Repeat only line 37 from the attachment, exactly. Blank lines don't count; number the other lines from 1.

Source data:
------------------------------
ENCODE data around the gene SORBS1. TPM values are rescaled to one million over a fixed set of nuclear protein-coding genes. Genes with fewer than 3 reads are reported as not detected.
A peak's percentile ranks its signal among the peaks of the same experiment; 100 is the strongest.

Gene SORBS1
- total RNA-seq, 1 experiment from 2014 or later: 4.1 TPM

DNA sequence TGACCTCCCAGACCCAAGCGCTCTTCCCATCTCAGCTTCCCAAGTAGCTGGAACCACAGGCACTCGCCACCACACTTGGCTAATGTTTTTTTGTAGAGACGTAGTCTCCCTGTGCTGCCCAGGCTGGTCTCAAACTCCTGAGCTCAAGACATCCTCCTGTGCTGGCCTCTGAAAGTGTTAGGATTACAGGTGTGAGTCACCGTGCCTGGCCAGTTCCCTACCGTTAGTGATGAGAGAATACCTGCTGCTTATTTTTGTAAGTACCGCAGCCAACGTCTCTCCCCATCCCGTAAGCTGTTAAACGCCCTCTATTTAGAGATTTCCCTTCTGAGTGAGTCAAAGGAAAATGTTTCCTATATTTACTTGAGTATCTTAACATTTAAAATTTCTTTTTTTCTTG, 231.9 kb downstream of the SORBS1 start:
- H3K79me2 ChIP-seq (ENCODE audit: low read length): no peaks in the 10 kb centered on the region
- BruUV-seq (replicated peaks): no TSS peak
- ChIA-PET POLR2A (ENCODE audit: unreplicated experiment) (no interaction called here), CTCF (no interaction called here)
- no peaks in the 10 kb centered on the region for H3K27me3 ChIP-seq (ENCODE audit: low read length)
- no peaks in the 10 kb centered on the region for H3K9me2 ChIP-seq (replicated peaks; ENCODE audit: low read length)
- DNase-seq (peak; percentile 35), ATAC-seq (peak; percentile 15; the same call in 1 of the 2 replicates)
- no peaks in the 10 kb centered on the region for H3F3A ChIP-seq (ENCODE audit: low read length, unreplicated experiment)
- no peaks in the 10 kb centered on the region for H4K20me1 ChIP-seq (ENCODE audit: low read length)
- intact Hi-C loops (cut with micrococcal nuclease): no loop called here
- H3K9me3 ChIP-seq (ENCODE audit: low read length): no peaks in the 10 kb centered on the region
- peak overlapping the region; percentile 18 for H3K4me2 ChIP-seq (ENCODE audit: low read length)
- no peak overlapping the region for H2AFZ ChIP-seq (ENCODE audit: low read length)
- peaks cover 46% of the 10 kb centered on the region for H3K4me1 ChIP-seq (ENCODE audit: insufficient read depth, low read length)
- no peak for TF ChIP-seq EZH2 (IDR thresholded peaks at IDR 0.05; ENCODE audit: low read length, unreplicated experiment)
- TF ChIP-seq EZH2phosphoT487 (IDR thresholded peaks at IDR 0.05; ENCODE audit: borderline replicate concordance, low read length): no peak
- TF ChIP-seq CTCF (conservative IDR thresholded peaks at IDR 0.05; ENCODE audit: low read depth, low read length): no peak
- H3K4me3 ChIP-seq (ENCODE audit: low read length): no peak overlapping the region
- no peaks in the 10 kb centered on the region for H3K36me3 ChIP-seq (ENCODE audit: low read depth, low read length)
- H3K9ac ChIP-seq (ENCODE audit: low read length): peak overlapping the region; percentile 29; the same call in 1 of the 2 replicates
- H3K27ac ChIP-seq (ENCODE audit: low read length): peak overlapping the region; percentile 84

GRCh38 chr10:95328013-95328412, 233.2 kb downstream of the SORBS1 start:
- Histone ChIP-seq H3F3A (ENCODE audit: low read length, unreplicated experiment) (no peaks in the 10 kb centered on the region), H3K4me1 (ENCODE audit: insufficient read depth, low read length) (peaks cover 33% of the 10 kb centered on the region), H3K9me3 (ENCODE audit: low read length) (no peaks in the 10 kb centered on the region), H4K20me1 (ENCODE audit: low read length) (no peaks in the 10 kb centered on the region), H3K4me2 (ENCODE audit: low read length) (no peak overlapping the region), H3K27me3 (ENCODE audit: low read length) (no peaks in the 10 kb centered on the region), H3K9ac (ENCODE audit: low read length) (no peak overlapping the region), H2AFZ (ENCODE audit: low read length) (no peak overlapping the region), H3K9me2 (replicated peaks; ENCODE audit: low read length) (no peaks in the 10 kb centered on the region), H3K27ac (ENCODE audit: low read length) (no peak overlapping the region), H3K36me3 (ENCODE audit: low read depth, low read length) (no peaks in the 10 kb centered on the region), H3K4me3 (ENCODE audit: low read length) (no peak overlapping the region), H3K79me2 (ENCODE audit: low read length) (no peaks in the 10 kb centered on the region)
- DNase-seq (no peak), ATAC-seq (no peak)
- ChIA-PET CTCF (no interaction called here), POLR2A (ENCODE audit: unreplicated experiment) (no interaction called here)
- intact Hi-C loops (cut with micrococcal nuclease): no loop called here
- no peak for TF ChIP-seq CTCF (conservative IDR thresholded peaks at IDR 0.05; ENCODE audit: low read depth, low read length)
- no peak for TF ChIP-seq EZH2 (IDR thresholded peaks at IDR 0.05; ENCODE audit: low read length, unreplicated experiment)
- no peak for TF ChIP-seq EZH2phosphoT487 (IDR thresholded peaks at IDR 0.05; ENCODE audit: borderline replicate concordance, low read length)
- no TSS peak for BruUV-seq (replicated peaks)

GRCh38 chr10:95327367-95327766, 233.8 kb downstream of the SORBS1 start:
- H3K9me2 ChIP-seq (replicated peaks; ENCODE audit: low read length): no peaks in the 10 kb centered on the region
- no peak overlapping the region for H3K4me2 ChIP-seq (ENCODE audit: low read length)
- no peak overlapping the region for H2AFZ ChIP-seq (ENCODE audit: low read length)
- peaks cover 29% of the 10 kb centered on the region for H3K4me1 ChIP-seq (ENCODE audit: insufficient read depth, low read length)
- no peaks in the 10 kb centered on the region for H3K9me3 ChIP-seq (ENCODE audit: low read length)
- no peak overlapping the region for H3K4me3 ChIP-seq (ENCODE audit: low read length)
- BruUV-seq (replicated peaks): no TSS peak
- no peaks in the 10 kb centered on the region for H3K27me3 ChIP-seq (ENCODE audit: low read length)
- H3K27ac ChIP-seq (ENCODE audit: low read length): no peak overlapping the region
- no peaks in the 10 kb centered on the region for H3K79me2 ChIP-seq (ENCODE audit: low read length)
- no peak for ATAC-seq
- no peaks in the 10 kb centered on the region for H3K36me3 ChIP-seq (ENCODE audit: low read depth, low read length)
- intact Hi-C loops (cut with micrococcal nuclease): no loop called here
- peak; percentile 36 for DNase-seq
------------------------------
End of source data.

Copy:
- no peak overlapping the region for H3K4me2 ChIP-seq (ENCODE audit: low read length)